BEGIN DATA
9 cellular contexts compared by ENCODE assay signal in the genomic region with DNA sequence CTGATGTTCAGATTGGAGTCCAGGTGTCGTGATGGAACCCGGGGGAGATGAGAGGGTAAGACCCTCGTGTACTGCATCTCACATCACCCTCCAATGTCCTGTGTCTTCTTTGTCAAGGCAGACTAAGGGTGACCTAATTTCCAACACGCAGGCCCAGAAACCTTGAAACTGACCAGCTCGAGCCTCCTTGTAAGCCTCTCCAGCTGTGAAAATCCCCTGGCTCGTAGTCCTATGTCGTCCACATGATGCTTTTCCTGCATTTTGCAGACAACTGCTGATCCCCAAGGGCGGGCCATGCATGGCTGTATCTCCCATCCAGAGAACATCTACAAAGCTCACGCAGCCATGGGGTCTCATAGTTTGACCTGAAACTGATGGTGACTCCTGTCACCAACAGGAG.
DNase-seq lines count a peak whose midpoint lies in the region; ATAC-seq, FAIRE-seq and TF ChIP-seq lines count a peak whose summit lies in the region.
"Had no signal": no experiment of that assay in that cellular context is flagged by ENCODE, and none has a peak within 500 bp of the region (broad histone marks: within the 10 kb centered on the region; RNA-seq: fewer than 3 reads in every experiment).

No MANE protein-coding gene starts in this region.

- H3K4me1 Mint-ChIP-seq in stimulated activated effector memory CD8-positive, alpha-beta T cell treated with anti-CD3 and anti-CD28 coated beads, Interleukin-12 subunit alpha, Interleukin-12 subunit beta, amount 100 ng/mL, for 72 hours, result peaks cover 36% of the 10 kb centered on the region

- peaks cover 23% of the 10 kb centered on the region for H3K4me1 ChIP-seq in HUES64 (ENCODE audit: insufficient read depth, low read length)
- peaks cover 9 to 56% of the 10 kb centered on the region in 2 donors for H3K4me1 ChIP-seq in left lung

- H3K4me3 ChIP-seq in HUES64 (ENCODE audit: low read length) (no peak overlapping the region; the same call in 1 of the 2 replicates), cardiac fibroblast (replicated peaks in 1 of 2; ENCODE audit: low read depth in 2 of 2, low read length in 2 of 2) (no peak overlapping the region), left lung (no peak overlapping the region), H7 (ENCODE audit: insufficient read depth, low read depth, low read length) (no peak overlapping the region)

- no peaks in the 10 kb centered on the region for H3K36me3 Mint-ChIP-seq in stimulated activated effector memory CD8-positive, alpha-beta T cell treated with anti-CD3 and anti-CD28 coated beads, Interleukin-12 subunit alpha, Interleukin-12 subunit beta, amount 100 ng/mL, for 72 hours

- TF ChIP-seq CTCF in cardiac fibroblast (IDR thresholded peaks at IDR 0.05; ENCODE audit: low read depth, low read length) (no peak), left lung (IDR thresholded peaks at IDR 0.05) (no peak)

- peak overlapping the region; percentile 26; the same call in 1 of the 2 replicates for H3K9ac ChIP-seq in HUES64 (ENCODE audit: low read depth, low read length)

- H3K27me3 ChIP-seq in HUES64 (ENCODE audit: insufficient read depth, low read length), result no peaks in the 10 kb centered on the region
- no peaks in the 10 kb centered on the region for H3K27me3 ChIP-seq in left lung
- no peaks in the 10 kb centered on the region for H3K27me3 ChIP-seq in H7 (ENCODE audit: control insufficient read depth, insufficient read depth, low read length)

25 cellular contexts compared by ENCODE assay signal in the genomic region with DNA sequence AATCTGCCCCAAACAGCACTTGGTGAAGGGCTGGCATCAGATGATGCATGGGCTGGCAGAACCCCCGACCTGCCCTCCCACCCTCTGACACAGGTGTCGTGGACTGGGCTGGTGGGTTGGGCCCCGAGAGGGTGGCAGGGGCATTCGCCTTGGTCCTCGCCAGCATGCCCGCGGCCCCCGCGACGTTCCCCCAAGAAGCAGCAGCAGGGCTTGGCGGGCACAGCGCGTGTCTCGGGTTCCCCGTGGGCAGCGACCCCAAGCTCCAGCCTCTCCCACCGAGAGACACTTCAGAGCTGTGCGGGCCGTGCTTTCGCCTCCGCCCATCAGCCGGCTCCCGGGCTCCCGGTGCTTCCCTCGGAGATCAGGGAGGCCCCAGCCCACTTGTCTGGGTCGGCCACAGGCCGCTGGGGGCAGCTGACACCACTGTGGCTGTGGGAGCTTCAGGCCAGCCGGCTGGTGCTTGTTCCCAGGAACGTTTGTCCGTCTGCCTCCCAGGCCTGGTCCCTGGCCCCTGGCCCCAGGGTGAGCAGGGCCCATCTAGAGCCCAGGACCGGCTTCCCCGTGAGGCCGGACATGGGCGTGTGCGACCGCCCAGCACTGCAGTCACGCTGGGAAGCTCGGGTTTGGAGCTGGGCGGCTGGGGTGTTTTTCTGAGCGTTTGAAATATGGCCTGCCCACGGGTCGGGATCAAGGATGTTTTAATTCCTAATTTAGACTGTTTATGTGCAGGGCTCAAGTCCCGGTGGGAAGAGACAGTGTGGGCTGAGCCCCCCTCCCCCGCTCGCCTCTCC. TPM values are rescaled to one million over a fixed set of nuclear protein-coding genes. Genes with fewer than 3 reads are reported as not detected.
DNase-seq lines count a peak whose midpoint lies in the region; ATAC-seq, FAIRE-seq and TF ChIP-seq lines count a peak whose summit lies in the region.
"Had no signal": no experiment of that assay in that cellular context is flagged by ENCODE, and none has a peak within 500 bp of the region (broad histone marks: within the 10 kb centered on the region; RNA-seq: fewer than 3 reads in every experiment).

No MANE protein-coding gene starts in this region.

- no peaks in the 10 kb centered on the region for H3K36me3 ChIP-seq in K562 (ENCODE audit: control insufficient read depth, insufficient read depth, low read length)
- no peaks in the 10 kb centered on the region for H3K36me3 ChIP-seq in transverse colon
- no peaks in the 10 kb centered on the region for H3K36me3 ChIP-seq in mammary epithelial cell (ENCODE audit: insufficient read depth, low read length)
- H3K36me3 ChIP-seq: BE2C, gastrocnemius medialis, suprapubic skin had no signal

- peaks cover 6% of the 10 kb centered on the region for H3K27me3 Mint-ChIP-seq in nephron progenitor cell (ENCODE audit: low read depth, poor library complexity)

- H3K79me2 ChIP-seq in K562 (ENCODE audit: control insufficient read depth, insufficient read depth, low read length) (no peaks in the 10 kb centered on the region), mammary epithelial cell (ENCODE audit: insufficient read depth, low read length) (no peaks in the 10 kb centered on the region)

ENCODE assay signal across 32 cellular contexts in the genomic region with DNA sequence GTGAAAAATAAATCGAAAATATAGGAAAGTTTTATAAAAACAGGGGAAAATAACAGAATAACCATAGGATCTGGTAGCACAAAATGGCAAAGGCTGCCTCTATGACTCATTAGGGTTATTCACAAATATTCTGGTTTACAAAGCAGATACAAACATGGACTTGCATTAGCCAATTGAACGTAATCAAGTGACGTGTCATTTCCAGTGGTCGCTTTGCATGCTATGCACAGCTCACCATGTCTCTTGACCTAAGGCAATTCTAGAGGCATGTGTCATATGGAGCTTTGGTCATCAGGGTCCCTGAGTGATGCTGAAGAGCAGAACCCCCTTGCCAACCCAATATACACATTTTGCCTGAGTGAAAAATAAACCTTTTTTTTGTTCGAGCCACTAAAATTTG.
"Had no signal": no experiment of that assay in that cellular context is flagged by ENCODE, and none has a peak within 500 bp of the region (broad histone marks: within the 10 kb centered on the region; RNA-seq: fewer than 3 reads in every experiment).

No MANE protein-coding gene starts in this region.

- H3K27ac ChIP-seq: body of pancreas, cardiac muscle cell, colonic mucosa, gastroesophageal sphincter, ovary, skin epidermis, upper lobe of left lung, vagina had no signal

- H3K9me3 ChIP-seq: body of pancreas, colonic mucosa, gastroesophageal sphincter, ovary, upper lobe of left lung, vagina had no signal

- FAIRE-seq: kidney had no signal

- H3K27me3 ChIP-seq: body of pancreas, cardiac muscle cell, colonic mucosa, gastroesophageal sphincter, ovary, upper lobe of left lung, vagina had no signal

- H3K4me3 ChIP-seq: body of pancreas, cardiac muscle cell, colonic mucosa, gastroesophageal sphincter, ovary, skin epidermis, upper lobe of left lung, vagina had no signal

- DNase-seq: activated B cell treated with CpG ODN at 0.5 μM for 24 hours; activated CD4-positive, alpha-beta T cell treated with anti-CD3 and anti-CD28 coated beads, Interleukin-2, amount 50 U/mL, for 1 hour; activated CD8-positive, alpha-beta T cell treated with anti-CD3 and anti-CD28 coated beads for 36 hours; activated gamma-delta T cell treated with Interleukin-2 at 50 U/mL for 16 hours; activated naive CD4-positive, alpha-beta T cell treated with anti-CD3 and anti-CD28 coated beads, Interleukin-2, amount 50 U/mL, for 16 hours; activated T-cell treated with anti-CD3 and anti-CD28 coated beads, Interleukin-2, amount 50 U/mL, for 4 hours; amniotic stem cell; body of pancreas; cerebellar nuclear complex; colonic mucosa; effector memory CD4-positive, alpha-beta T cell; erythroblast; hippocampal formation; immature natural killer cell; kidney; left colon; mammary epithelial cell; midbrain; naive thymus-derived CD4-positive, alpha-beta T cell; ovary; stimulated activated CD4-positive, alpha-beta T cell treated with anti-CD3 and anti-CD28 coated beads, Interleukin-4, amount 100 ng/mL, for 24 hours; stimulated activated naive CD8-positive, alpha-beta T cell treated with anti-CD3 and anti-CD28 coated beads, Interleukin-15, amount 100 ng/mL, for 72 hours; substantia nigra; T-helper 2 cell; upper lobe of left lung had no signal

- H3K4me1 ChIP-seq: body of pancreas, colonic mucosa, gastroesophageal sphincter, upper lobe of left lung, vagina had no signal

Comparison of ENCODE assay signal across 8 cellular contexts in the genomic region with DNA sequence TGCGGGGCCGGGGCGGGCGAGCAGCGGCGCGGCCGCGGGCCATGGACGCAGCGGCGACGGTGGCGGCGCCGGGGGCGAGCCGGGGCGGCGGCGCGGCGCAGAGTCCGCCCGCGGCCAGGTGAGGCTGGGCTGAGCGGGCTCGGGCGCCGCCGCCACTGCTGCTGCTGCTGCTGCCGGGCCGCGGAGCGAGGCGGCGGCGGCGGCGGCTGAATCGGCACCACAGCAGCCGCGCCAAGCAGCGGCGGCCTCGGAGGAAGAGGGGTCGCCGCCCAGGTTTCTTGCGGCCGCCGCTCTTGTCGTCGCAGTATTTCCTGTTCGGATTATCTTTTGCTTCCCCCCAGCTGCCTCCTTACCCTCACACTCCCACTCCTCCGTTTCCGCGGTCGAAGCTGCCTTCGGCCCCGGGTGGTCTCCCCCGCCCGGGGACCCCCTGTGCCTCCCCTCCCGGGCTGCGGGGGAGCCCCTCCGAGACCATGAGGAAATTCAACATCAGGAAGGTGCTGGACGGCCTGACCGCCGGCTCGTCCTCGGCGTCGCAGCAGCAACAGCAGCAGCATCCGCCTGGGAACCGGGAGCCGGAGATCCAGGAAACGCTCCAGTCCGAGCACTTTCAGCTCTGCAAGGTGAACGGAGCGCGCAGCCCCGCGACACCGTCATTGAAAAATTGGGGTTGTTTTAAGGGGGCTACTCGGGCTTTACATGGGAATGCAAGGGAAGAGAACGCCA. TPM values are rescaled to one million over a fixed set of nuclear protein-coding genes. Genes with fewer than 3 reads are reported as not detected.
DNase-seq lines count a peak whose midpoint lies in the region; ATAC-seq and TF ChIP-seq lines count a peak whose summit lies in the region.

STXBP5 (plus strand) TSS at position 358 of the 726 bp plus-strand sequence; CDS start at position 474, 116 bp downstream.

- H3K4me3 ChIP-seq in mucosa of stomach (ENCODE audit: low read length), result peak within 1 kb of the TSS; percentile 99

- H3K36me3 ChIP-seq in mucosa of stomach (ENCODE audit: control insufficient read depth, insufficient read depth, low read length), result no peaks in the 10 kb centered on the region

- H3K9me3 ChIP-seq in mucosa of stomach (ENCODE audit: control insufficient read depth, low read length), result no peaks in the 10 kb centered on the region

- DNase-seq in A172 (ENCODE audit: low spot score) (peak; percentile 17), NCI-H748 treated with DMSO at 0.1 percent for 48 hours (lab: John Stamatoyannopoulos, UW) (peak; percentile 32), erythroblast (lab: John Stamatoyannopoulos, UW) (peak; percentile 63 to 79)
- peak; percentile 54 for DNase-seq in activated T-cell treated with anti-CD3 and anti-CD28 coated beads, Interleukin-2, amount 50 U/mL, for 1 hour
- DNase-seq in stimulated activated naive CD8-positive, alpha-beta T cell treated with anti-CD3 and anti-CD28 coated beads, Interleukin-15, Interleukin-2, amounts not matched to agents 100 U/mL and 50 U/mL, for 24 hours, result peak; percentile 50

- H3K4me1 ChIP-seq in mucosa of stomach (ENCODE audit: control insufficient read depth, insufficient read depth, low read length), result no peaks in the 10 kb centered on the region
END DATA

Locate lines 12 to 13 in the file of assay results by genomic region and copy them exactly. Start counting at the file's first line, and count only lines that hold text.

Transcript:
- H3K27me3 ChIP-seq in HUES64 (ENCODE audit: insufficient read depth, low read length), result no peaks in the 10 kb centered on the region
- no peaks in the 10 kb centered on the region for H3K27me3 ChIP-seq in left lung